, Muskogee, OK

Oklahoma News

March 14, 2013

Inmate: Tulsa woman admitted she shoved husband

— TULSA — A state prison inmate testified Thursday that a 21-year-old woman charged with pushing her husband to his death from the 25th floor of their downtown Tulsa high-rise apartment admitted that she shoved the man during an argument after catching him "off guard."

Amber Hilberling, 21, is on trial for the death of her husband, Joshua Hilberling, 23, who fell from the couple's high rise onto the top of a parking garage in 2011. Her attorneys called the death a "tragic accident," and said Amber Hilberling would testify that it was self-defense, but prosecutors allege she became enraged because her husband was leaving her.

Bonnie Fulton, who is in jail for felony convictions that include forgery, burglary and writing bad checks, testified that she and Hilberling spoke in January 2012 while the two were incarcerated together at the Tulsa County Jail.

"She told me that she and her husband Josh got into an argument. He was going to leave her and she caught him off-guard and shoved him and, her words were, she 'killed the bastard,'" Fulton said.

"She didn't know how she was going to tell (her son) that mommy killed daddy," Fulton said about a conversation she had with Hilberling.

But April Seibert, one of Amber Hilberling's defense attorneys, attempted to portray Fulton as a known liar on cross examination.

"You're a convicted, known liar, isn't that true?" Seibert asked.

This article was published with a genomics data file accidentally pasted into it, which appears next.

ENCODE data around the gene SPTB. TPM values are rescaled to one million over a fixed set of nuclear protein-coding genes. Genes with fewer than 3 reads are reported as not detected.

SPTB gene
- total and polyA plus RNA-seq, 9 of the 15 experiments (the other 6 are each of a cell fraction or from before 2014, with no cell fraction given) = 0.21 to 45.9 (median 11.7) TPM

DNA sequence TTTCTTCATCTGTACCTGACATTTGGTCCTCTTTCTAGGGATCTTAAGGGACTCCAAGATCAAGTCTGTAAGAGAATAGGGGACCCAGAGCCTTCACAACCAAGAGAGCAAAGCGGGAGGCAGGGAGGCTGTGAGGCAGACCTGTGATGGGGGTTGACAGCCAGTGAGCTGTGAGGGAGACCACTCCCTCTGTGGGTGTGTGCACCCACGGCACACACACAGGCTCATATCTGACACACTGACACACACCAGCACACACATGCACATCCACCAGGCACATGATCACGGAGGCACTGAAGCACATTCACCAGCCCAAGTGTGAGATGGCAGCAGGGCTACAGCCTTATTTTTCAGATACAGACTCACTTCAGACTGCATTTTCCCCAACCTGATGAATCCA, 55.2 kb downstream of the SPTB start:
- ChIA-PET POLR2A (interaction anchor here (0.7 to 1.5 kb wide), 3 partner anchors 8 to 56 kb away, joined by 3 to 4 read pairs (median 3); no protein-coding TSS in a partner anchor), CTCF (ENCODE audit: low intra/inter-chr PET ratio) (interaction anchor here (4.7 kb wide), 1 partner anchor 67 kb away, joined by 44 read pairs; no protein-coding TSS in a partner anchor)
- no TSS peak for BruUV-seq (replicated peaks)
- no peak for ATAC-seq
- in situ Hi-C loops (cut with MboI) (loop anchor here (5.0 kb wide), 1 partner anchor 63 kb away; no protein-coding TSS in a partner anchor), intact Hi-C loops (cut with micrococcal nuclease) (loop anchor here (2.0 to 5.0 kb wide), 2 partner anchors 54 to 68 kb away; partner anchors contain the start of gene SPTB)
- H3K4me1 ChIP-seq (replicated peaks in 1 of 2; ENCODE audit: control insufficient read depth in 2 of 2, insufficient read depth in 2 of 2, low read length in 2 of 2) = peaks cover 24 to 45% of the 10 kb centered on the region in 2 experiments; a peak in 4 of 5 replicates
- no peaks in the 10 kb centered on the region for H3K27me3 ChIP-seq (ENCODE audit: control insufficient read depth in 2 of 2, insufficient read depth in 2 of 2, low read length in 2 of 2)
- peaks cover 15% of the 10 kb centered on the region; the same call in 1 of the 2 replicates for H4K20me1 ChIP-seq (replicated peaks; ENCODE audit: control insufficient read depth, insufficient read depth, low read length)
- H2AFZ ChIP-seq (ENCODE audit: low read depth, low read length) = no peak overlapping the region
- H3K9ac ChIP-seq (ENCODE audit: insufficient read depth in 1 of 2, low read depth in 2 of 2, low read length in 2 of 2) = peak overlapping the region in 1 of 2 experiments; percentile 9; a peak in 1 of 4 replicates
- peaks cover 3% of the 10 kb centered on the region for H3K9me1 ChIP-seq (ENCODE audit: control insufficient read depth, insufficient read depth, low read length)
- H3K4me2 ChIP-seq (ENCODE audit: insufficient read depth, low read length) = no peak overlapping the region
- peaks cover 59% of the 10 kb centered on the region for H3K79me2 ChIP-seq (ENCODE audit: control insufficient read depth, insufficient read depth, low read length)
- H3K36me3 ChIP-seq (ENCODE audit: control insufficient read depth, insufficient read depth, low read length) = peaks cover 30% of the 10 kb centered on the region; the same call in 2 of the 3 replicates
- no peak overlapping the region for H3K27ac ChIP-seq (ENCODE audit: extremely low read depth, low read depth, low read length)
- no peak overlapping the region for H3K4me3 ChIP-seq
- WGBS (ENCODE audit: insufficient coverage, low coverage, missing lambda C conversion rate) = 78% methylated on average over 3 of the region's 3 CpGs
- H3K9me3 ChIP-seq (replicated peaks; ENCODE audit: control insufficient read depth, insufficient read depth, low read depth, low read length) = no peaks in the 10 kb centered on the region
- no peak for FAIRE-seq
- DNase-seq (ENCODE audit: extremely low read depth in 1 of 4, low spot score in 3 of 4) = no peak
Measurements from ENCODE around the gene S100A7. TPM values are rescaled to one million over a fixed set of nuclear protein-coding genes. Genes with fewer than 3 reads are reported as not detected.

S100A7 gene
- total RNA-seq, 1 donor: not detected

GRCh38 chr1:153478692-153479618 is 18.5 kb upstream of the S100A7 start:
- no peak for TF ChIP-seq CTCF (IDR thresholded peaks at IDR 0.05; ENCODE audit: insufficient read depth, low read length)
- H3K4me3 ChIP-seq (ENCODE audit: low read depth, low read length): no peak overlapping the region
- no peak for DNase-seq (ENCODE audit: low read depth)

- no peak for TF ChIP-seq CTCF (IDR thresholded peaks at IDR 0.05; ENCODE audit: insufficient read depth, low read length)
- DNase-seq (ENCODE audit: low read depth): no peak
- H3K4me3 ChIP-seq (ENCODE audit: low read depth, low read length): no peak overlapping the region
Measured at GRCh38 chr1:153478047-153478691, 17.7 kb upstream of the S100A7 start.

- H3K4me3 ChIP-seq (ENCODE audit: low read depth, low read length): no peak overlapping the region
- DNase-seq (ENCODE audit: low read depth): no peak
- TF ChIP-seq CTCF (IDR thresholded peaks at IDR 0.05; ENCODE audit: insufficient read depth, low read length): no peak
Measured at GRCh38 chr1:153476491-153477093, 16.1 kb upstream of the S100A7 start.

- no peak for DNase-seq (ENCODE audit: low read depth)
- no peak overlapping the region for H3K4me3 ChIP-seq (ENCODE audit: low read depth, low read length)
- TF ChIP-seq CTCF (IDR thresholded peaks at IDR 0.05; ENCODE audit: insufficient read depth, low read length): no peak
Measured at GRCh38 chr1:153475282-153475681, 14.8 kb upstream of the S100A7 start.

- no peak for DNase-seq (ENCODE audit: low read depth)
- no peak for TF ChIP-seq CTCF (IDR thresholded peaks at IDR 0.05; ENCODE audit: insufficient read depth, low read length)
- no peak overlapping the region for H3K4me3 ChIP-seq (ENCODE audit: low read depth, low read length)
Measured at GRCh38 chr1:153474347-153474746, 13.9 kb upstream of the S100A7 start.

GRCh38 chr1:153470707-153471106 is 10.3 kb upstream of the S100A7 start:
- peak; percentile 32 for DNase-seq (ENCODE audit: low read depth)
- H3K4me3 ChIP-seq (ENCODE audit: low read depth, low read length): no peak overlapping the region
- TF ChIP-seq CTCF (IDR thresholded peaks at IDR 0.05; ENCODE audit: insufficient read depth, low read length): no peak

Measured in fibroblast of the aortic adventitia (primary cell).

"I'm a convicted, known felon, yes ma'am," Fulton replied.

"You expect this jury to believe Amber Hilberling came up to you one day and said, 'I killed the bastard?'"

"That's not how it went down," Fulton said.

Prosecutors later Thursday played a one-hour video of Amber Hilberling and her grandmother waiting in a small police interrogation room after Joshua's death, unaware that they were being recorded.

Hilberling is hysterical throughout the video, lamenting that she was going to jail and questioning aloud why Joshua had to die.

"I just want to see him one more time," she sobbed. "I wonder if his parents know yet. They were right. They kept saying if we stayed together, I'm going to kill him."

Hilberling's grandmother can be heard instructing Amber several times to tell the police investigator that she didn't want to make any statements to police until her lawyer showed up.

Police detectives testified that the couple's apartment showed no signs of a physical struggle, as prosecutors tried to discredit the self-defense claim. Prosecutors showed jurors photos of the interior of the Hilberlings' apartment. Save for the broken window in the living room, all the furniture, artwork and candlesticks near it were in order, Tulsa police Det. Justin Ritter said Thursday.

"Everything appeared in its original place," added police investigator Darren Froemming, who photographed the crime scene. "It was very organized."

Detectives also retrieved from the apartment a protective order taken out by Joshua Hilberling against his wife. But Seibert noted that the order had been dismissed several weeks before his death.

Prosecutors earlier introduced a pair of crime scene photos showing a green canvas duffel bag packed and standing in the living room and a picture of the couples' closet. Half of the clothes were gone, and the clothing left — which appeared to be blouses and other women's clothing — purportedly belonged to Amber Hilberling.

Det. Jeff Felton testified that the luggage in the living room contained men's clothes, some of Joshua Hilberling's documents, a DVD player and some DVDs.

Jurors also viewed a 15-minute video shot by investigators at the crime scene, and were asked to look at grisly photographs showing Joshua Hilberling's crumpled body, his shattered cellphone, a tennis shoe and at least one bit of bone fragment.

As the pictures were projected onto the courtroom wall, Amber Hilberling, dressed in a navy blue blazer with her hair pulled into a pony tail, looked down at the defense table. One of her attorneys placed his hand on her shoulder.

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